Why Are Wisdom Teeth Removed – What You Need To Know

Wisdom Teeth Removed

In this article we will explain to you “why are wisdom teeth removed” and give you all the information you need on wisdom teeth. The third and last set of molars, commonly known by their nickname “wisdom teeth”, usually erupt long after the tooth fairy has left her last gift under your pillow. Most people get them between the age of 17 and 25 – the period of human life called “The Age of Wisdom”.

Anthropologists explain third molar eruption with the early humans’ rough diet, including nuts, roots, meat, etc. The lack of whatever kitchen gadgets or tools of modern civilization, such as the microwave oven, made our predecessors depend totally on their teeth. This rough diet of the primitive humans resulted in excessive wear; so, wisdom teeth, erupting midway in lifetime, compensated for the worn or missing teeth.

Modern lifestyle and our softer diet, along with the outstanding achievements in orthodontics over the recent decades, led to a number of significant evolutionary changes. These changes transformed the third molars into function-less teeth, and some evolutionary biologists classified them as “vestigial organs”.

The number of wisdom teeth in one’s mouth may vary from one to four. However, some people have never got wisdom teeth at all, while others (very few indeed) get more than four.

Regardless of whether you have four wisdom teeth or less, these may cause you serious problems. As human jaws became smaller throughout the millennia of evolution, the third molars often do not have enough space to develop and align in a proper manner. Thus, wisdom teeth become impacted or blocked by the adjacent teeth.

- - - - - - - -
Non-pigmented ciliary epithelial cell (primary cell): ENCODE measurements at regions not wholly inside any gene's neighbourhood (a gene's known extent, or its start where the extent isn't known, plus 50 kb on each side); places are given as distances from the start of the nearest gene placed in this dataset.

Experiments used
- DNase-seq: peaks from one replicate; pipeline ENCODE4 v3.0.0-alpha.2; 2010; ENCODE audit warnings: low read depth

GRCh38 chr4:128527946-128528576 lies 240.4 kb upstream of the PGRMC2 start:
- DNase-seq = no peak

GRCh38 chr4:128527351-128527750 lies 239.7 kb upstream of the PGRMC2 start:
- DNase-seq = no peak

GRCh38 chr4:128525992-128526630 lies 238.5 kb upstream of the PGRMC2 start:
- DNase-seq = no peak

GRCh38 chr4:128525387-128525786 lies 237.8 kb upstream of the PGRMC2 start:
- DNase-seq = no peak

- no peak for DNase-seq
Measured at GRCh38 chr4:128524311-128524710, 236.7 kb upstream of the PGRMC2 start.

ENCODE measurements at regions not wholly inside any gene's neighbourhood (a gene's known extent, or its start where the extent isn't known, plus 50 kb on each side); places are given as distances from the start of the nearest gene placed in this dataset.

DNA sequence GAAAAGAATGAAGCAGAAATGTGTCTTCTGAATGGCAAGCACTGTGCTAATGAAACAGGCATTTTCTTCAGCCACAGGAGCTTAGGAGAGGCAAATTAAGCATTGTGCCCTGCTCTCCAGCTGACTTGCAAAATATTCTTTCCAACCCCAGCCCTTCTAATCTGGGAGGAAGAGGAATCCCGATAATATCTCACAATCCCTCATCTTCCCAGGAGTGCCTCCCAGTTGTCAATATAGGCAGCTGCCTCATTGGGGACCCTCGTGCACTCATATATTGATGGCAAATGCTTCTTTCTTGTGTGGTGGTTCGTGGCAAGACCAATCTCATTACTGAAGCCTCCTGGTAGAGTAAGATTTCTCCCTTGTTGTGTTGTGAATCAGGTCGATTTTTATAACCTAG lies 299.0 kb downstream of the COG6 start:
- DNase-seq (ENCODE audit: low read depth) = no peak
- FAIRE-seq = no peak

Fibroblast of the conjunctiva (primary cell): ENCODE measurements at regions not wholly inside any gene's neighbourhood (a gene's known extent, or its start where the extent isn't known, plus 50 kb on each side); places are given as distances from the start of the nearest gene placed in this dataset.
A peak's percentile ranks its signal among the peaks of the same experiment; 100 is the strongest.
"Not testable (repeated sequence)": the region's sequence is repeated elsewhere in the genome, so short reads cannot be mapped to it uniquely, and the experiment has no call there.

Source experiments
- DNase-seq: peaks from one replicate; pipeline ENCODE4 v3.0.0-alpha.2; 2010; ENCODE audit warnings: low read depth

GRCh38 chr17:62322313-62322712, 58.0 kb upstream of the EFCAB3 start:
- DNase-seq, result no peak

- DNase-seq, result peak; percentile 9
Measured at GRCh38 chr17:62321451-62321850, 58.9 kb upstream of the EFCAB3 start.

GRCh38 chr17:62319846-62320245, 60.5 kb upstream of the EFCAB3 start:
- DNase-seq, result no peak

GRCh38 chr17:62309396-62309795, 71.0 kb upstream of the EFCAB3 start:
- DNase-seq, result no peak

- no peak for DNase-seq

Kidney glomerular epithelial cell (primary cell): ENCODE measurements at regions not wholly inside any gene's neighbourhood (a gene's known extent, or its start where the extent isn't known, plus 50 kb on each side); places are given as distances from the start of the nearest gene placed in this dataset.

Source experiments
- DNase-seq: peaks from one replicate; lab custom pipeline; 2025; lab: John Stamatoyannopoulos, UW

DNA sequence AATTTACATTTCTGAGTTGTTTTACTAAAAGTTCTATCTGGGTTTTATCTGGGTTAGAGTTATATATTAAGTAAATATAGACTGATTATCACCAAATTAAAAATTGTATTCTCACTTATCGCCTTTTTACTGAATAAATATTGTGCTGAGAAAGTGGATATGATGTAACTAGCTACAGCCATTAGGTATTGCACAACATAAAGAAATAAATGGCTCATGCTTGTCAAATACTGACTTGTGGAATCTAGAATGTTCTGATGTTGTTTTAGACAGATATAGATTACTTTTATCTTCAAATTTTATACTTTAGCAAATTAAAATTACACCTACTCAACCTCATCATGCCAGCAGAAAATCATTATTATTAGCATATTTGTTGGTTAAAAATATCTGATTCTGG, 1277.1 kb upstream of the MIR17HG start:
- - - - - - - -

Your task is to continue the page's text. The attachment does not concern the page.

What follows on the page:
Also, when the teeth erupt partially, plague and debris can get entrapped in the soft tissue surrounding them, causing gum disease and tooth decay. These problems are usually accompanied by severe wisdom teeth pain, swelling and jaw stiffness. Poor alignment of the third molars may cause other troubles as well, including infection and the formation of cysts.

To avoid all mentioned complications, most dentists strongly recommend that patients have their wisdom teeth removed. They make it a point that the extraction is to be done when the patient is younger, with danger of whatever complications during surgery being not as great. The extraction of wisdom teeth is typically performed by an oral surgeon under local anesthesia.

The post-surgical recovery depends mainly on the extent of the pre-removal complications and on the patient’s age. Also, females who take contraceptive pills are at a higher risk of developing dry socket (a common post-surgical complication) because of the higher levels of estrogen. These women should undergo wisdom teeth extraction during the last week of their menstrual cycle when the estrogen levels are lower.

Regardless of whether you are a male or a female, you have to avoid smoking, drinking through a straw, and excessive mouth rinsing after the surgery

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